Total Serum Protein
A total serum protein test measures the total amount of Reference protein Opens New Window in the blood. It also measures the amounts of two major groups of proteins in the blood: albumin and globulin.
- Albumin is made mainly in the liver. It helps keep the blood from leaking out of blood vessels. Albumin also helps carry some medicines and other substances through the blood and is important for tissue growth and healing.
- Globulin is made up of different proteins called alpha, beta, and gamma types. Some globulins are made by the liver, while others are made by the Reference immune system Opens New Window. Certain globulins bind with Reference hemoglobin Opens New Window. Other globulins transport metals, such as iron, in the blood and help fight infection. Serum globulin can be separated into several subgroups by serum protein electrophoresis. For more information, see the topic Reference Serum Protein Electrophoresis.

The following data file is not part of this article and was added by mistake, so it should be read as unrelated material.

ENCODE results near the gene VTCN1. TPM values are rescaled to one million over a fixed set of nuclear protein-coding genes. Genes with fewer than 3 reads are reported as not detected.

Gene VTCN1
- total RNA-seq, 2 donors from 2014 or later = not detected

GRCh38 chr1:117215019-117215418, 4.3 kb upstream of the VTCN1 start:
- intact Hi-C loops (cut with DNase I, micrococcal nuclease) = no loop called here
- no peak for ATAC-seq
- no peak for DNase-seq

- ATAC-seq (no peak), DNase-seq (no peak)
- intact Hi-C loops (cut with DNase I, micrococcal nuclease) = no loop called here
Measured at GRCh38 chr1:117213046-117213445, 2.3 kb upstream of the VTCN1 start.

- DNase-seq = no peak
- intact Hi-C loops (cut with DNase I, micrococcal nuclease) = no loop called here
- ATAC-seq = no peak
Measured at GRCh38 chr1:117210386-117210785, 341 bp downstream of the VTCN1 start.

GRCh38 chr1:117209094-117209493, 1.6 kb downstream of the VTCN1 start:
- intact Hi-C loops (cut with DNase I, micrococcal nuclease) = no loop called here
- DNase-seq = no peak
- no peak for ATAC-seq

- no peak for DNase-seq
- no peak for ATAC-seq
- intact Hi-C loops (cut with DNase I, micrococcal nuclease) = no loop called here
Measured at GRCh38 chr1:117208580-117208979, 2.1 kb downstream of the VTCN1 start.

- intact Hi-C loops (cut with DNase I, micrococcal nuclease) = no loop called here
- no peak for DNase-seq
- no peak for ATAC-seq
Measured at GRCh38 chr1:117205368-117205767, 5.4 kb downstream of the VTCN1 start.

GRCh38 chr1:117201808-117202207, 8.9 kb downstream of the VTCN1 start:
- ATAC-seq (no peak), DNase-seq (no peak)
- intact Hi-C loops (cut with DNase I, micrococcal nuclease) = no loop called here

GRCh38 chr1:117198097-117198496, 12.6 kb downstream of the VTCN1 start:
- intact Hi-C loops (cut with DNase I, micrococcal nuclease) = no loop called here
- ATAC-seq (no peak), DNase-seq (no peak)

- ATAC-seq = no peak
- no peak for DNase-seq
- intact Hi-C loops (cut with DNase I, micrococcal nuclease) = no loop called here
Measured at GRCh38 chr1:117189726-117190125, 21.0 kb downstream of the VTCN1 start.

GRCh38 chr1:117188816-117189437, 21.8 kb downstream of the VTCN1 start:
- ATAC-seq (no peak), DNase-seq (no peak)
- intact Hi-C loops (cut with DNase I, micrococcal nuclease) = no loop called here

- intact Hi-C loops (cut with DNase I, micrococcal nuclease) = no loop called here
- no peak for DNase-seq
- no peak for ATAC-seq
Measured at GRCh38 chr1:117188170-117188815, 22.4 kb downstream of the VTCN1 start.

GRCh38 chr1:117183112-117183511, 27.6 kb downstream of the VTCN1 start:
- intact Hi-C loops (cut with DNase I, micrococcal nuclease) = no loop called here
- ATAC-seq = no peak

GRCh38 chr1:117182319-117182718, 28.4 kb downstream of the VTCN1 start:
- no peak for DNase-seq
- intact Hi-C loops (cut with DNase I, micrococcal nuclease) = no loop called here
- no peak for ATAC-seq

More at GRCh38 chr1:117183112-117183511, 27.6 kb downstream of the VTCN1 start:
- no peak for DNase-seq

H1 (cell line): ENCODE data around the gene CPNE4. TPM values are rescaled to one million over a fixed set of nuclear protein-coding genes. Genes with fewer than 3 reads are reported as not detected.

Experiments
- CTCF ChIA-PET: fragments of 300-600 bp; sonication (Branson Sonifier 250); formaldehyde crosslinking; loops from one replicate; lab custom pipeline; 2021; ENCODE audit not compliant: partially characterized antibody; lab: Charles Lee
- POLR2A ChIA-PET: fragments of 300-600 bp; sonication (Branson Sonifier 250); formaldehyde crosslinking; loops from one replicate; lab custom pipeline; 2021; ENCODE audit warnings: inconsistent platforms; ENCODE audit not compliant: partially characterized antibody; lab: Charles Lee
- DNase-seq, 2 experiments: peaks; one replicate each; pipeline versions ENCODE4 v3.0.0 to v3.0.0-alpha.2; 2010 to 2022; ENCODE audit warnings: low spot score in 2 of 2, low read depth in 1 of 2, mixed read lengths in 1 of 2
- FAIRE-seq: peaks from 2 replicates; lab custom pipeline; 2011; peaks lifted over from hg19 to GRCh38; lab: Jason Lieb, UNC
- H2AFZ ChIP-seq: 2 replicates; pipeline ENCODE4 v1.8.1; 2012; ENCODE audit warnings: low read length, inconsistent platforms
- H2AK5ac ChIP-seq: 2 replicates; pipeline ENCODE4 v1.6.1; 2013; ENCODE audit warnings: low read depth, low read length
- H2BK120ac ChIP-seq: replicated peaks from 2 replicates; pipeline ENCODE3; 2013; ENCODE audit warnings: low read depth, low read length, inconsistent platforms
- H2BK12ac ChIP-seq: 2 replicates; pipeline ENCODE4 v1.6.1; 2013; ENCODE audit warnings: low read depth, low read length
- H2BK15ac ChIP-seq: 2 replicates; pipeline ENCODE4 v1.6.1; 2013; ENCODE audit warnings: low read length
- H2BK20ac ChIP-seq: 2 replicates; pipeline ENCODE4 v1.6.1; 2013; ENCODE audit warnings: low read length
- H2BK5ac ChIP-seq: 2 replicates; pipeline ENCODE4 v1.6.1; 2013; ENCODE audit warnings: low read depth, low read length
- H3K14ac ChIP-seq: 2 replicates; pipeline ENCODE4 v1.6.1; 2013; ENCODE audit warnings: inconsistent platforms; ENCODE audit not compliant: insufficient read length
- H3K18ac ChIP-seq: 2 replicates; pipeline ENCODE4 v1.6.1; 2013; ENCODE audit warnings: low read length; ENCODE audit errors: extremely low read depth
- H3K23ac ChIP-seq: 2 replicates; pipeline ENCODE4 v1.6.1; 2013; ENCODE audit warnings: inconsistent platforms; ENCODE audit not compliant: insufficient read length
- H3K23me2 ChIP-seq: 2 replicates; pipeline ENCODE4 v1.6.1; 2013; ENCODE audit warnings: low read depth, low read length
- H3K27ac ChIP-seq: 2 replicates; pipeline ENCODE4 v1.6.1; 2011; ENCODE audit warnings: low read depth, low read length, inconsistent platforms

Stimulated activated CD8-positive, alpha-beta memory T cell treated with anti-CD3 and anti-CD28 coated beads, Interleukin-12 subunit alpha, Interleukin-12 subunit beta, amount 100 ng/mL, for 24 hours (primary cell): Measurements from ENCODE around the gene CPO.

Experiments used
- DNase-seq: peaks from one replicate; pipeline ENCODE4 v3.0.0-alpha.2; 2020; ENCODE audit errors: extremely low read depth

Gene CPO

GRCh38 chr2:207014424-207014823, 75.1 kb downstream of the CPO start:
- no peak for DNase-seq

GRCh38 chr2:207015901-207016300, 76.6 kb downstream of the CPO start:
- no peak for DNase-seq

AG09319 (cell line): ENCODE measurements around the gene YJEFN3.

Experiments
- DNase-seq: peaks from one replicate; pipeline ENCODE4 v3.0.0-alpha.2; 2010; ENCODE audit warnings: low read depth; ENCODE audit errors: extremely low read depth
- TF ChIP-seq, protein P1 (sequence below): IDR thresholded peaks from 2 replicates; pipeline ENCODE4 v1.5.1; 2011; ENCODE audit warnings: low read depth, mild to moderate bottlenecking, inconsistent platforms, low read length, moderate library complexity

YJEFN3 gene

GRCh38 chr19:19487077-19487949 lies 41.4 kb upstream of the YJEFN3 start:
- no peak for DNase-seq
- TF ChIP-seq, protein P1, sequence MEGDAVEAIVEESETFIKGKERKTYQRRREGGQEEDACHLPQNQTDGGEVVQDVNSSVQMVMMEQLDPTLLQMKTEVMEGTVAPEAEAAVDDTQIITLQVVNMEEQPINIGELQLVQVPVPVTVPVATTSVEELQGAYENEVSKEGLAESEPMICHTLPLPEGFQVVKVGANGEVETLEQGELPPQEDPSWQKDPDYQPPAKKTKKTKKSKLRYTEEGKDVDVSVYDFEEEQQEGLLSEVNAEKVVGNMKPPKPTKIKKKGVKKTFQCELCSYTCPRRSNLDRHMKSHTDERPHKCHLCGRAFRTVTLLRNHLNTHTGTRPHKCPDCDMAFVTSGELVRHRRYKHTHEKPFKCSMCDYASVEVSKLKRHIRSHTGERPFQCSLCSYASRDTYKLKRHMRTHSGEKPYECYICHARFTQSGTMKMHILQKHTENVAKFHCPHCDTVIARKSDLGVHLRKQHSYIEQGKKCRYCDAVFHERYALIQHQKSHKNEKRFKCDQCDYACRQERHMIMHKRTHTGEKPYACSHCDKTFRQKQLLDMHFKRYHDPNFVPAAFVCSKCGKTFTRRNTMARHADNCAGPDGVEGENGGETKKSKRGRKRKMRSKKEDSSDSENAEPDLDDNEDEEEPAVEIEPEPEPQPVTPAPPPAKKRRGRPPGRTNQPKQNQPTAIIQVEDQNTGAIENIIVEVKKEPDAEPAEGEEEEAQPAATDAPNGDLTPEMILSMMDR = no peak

A test for total serum protein reports separate values for total protein, albumin, and globulin. Some types of globulin (such as alpha-1 globulin) also may be measured.
|By:||Reference Healthwise Staff||Last Revised: Reference November 4, 2011|
|Medical Review:||Reference E. Gregory Thompson, MD - Internal Medicine
Reference Jerome B. Simon, MD, FRCPC, FACP - Gastroenterology